Columbia Police Chief Skip Holbrook told a City Council committee Tuesday that crime is down 10.5 percent so far this year, compared with the same period last year. That includes decreases in robbery, breaking and entering, motor vehicle theft and larceny.
Still, there were increases for the period in some categories of more violent crime, including rape and aggravated assault in neighborhoods including Earlewood, Eau Claire, Elmwood, Bethel Bisop, Hyatt Park/ Kennan Terrace and Greenview .
The public safety committee met with leadership from the Columbia Police Department, Columbia Fire Department and the Columbia Municipal Courts early Tuesday to discuss mid-year reports and recommendations.
Holbrook said while the overall decrease so far in the year is good news, he is concerned about police staffing, citing 21 recent resignations and a total of 26 openings at the department. There have been five new officers immediately ready to be hired.
“We are making progress in hiring,” Holbrook said. “We are maintaining status quo right now, and that is not a position we want to be in.”
Holbrook said that the department has 31 officers who cannot be put in the field, including 14 officers in field training, nine officers in the Criminal Justice Academy and nine officers in light training.
The Metro Region of the city, which includes Main Street, the Vista, Five Points and University of South Carolina campus, has seen a total decrease of 128 offenses in homeless crime activity from 2013 to June 2014.
“You can look at that a couple of ways,” Holbrook said. “One would be that crime is down, and that’s a good thing. The other would be that are we enforcing at the level that needs to be enforced, and that is to be determined. We know with the Hub and with the students that are going to be moving downtown and continued development in the Vista, that we need to grow with our city.”
City Chief Judge Dana Turner said that a homeless court would be worthwhile.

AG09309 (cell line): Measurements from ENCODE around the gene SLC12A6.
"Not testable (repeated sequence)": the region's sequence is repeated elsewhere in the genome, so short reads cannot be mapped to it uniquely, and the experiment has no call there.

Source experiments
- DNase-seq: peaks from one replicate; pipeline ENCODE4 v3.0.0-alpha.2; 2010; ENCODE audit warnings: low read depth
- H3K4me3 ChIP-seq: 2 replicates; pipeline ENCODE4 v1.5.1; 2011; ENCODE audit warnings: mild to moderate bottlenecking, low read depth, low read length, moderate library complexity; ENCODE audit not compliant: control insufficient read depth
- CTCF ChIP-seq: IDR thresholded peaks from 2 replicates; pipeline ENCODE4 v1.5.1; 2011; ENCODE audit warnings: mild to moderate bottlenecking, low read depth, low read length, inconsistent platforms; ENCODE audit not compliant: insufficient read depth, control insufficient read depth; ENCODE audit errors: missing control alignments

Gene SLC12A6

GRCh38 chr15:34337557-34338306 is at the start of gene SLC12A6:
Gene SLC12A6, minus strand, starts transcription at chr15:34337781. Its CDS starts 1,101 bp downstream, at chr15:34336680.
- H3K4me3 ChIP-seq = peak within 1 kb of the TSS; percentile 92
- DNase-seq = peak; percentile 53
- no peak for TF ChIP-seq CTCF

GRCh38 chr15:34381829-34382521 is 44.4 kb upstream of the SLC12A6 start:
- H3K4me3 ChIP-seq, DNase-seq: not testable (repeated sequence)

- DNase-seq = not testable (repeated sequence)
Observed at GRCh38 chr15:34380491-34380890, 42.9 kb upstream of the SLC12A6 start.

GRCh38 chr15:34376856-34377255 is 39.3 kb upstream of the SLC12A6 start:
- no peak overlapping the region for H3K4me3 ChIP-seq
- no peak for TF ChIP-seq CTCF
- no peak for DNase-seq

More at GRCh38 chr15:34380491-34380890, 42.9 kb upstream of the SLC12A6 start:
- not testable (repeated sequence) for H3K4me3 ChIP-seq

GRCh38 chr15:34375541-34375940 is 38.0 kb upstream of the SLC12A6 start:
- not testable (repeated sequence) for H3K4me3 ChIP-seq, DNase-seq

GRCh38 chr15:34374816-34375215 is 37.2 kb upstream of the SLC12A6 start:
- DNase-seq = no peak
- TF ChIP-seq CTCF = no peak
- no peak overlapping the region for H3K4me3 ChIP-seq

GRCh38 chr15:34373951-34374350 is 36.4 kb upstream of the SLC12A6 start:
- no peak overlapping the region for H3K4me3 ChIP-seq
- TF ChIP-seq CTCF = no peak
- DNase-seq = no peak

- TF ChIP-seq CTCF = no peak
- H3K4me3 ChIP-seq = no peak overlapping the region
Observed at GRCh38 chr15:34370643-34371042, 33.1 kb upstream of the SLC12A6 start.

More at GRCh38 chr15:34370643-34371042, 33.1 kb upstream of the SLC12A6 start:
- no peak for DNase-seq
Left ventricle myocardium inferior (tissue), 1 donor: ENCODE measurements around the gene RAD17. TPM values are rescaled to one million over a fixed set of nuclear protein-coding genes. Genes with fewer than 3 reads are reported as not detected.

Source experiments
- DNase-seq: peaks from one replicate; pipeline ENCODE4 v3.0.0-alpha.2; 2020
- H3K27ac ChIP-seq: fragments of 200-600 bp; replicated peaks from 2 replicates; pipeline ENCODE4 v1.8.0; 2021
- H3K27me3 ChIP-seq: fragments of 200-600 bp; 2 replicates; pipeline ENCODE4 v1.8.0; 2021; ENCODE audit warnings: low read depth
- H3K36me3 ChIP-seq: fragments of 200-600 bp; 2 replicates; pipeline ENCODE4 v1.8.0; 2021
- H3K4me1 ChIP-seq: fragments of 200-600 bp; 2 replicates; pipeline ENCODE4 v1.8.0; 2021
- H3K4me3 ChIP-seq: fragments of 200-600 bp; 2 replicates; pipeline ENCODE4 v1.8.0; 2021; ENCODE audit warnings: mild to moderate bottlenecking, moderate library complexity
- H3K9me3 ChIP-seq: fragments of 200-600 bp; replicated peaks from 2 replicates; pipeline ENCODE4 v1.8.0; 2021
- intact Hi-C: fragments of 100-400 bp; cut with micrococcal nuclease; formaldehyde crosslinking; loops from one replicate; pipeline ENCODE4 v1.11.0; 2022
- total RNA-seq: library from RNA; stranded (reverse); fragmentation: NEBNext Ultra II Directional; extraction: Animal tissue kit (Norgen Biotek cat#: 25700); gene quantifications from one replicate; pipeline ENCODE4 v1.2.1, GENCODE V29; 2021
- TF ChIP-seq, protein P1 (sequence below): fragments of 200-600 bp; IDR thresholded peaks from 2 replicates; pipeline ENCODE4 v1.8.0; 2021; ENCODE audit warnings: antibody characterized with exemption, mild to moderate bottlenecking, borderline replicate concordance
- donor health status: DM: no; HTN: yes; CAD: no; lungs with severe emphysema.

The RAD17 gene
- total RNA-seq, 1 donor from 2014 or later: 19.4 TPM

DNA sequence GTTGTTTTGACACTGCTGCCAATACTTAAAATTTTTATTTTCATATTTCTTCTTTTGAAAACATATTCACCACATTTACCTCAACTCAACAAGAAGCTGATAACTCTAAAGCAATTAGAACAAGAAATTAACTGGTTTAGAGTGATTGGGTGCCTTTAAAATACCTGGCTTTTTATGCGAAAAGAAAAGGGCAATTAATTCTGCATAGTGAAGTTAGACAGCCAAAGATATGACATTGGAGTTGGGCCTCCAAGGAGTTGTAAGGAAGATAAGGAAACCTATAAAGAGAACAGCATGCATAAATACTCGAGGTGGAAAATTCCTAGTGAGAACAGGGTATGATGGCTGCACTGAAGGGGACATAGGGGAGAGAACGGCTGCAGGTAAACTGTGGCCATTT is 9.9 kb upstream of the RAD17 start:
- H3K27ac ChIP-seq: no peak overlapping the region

It would be a pretrial intervention program for homeless people who violate city ordinances to receive help.
“They are doing community service, they are going to whatever meetings they need to attend, whether they are AA meetings or drug-related meetings,” Turner said. “Those folks who are repeat offenders, who are homeless, but are not doing anything about absolving their homelessness, will not be appropriate candidates for the homeless court.”
Turner said that the homeless court would not happen at the courthouse, rather at a shelter, causing concern among judges and court room officers.
The public safety committee also discussed concerns with city noise ordinances and fireworks.
Columbia’s noise ordinance prohibits any noise over 50 decibels after 10 p.m.
Josh McDuffie, of the Cottontown neighborhood, said that fireworks from the Columbia Blowfish game were in violation of the ordinance.
“The city has a responsibility to enforce the noise ordinance all over the city during the quiet hours, but an even greater responsibility to ensure that city facilities aren’t the source of the nuisance,” McDuffie said.
Columbia Fire Chief Aubrey Jenkins said that professional firework displays require a permit, but the permit does not mention the city ordinance.
Jenkins said that the department has a unit at every one of the firework displays to make sure that it follows safety protocols.